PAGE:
Sunday, June 12, 2011

Sermon: Pentecost – 2011

12 June 2011 at Salem Lutheran Church, Gretna, LA

Text: John 14:23-31 (Gen 11:1-9, Acts 2:1-21)

In the name of + Jesus. Amen.

We in our sinful, fallen state are very good at one thing: taking that which is good and corrupting it into something which is bad. We do it all the time, and it explains much of the misery we see around us, the struggles we must endure, and even death itself. For death is the wages of sin, and sin is the corruption of that which God made perfect.

For example, language is a gift of God. We humans, created in God’s image, were equipped with ears and mouths so that we might communicate by words. And it is through the Word that God created all things: “Let there be… and there was….” But what do we do with this marvelous gift? Instead of hearing God’s Word, we open our ears to gossip, curse, and misuse God’s name. Instead of building up one another in Christ, we build monuments to ourselves like the Tower of Babel. Instead of obediently spreading around the earth, we concentrated in one place. Our use of language became so corrupted that God had to confuse our tongues in order to make us submit to His will.

Technology is also a gift from God. We have brains and the capacity to learn. We are created in the creative image of the Creator God. And yet, what do we use technology for? To build a tower of rebellion, to harness the power of the atom to slaughter innocent people by the millions, to put pornographic images in cyberspace, to tune in as comedians and respected media figures bring disgrace upon Christ and shame upon His Church, to create entertainments that take the place of preaching and God’s Word – all distractions from God’s grace.

When God confused our tongues to humble us, there was the added complication that it divided people into tribes unable to peacefully communicate with one another. Different languages means different cultures – and to sinful people, that means hatred, war, covetousness, ethnic strife, and the frustration of not being able to communicate. How many Americans become resentful when we are offered service in Spanish or when the voice at the other end of the phone bears an Indian accent? How many wars have been started because something was lost in translation? How many people never heard about the good news of Jesus Christ because of a language barrier?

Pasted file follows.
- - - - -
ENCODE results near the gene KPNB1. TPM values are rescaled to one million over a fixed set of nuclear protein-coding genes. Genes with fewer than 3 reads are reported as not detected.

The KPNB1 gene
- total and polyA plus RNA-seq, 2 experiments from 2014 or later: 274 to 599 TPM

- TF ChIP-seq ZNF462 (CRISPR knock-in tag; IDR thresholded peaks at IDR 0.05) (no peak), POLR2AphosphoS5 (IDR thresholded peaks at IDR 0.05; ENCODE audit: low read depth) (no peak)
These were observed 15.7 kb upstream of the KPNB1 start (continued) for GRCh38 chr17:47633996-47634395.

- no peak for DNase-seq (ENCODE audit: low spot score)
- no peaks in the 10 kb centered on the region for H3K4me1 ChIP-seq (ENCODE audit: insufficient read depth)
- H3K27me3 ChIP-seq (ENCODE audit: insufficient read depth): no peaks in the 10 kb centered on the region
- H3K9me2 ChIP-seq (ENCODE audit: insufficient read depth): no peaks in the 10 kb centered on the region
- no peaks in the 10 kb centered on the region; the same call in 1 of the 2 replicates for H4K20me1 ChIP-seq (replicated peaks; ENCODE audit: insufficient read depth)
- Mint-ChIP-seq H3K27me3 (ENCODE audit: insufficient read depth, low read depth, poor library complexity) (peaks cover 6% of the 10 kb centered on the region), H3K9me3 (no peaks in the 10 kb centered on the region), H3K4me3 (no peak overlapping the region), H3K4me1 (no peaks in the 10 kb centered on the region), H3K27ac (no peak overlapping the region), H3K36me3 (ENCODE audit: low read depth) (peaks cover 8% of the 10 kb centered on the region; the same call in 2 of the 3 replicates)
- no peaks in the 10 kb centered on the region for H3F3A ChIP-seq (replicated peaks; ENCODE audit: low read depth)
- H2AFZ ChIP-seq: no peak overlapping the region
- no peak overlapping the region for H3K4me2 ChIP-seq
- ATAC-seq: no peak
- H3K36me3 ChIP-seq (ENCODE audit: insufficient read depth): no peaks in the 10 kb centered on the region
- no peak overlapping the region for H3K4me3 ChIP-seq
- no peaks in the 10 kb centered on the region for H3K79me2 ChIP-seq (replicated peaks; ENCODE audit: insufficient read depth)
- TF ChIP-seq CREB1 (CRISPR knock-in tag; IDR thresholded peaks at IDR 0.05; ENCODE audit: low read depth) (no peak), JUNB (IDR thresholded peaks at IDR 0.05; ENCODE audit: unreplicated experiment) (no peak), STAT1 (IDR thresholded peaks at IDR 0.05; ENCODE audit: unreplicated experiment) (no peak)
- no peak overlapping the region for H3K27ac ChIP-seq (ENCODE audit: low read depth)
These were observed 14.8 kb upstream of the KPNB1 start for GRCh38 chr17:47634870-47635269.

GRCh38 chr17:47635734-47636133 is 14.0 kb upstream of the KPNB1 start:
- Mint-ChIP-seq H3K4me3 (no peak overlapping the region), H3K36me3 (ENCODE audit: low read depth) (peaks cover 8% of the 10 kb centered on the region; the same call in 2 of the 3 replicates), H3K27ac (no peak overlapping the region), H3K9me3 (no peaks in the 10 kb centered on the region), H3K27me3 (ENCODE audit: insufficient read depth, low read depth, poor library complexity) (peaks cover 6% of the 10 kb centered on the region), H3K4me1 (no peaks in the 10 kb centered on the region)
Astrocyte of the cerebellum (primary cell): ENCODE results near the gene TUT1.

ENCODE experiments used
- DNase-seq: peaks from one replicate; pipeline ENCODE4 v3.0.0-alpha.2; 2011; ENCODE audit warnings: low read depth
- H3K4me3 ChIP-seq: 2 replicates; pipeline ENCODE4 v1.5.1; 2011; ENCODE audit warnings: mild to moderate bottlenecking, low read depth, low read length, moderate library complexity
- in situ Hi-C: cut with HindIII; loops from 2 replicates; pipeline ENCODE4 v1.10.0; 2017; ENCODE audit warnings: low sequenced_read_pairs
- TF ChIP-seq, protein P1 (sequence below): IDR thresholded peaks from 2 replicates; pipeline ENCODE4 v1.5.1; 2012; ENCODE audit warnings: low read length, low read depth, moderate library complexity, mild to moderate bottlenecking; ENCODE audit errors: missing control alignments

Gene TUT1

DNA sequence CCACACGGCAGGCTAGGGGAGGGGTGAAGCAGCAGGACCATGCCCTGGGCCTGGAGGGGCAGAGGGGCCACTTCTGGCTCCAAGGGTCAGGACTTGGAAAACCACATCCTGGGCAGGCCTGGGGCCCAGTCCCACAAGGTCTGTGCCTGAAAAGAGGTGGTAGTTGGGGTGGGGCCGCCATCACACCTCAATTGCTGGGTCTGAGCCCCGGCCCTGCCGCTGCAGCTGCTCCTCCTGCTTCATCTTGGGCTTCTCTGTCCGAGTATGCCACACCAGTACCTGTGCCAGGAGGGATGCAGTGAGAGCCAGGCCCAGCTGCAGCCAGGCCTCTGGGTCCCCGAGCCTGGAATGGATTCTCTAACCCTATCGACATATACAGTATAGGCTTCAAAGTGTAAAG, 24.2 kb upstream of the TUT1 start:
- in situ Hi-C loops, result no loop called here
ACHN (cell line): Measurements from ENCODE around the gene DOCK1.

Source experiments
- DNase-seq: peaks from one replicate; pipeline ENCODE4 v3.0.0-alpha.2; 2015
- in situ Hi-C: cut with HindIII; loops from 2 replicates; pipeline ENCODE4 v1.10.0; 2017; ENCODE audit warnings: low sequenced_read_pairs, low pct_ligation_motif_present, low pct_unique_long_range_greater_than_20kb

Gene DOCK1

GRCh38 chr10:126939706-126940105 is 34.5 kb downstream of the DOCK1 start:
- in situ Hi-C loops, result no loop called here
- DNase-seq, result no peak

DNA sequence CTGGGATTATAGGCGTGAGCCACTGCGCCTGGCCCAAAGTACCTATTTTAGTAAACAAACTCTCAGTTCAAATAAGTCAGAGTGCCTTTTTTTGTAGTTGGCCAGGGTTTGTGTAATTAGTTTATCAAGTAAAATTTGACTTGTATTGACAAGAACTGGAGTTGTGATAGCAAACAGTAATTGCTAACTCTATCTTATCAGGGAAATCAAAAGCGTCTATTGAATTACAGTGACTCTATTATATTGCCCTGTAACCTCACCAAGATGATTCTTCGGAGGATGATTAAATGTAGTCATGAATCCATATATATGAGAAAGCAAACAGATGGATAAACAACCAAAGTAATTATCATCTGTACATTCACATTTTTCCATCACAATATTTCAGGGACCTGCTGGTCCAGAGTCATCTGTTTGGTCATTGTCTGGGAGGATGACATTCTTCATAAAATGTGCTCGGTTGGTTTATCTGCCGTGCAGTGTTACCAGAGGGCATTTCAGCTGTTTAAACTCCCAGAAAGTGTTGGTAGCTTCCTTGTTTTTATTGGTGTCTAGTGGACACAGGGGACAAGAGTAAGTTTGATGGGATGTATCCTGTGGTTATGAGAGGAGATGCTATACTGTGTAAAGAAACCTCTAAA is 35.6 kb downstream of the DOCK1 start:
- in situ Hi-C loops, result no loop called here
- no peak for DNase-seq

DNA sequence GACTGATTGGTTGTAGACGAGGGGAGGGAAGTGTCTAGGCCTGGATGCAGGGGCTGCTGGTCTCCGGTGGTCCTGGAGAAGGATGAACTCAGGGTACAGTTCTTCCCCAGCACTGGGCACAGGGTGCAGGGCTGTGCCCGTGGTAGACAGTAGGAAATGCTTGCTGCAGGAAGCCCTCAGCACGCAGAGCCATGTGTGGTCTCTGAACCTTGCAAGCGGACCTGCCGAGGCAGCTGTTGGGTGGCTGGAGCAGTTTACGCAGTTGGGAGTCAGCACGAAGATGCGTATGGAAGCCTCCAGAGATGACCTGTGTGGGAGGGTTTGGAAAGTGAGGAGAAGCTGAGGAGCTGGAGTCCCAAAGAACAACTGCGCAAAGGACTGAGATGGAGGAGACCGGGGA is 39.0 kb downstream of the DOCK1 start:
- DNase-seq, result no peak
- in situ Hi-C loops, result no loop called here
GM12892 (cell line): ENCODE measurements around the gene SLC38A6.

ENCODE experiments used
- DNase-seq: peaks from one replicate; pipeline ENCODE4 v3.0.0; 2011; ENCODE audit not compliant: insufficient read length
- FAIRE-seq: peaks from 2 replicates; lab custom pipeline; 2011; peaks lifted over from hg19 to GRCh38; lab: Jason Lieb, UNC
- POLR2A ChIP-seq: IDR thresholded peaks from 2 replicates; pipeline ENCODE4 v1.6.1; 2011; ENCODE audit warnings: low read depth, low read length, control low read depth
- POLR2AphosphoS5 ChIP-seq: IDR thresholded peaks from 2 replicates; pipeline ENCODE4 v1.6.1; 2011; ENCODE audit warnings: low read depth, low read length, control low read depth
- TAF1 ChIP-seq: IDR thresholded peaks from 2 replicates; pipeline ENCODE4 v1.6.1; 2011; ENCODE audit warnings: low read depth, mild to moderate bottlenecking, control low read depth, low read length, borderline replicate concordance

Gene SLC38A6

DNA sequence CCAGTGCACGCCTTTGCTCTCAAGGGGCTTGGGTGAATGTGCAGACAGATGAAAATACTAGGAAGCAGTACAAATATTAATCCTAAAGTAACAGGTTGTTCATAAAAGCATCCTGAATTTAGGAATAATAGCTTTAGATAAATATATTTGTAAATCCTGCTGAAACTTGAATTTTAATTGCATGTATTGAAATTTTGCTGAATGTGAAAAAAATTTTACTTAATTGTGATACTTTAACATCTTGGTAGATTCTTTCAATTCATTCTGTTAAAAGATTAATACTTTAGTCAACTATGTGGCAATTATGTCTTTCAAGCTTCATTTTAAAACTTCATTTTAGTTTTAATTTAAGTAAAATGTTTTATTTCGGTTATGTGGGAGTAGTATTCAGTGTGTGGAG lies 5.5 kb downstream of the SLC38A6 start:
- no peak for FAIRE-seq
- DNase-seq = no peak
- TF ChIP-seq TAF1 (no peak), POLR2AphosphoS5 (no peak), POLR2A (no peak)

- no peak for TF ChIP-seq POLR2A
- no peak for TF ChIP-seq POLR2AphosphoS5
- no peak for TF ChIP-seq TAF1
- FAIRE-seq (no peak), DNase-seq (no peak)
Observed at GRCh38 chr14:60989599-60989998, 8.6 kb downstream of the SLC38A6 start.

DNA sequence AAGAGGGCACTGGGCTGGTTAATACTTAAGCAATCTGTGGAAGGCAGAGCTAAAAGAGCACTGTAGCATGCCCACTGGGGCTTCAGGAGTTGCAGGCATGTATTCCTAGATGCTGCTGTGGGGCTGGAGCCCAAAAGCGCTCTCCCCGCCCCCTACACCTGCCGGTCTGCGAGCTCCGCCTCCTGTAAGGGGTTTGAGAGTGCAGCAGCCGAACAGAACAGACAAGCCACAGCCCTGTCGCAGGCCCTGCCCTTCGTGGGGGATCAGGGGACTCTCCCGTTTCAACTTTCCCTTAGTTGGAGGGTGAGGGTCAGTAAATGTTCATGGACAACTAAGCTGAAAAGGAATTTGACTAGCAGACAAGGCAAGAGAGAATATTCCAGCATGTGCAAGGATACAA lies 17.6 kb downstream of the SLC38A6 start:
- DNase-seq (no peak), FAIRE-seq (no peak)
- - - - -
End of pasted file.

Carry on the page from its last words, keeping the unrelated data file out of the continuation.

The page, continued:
And that, dear friends, is the good news of the miracle of Pentecost! The curse of Babel has given way to the blessing of the Holy Spirit’s descent upon the Church. The refusal of man to scatter to populate the world has given way to the obedience of the church to “go and make disciple of all nations.” The old tribal feuds and nationalistic pride have yielded to a trans-global and transcultural Church that is one, holy, catholic, and apostolic, knowing no race or tribe or tongue, a unity under the headship of Christ.

"If anyone loves me,” says our Lord, “he will keep my word, and my Father will love him, and we will come to him and make our home with him.” That Word is accessible to Jews and Greeks, to Romans and Barbarians, to “mad dogs” and Englishmen alike, saying “we hear them telling in our own tongues the mighty works of God.” Our Lord makes His home in palaces and mud huts, in tents and igloos, in mansions and shanties. The Father, Son, and Holy Spirit dwell in the hearts of those who believe and who confess the truth of the Gospel of Jesus Christ – regardless of the language of that confession.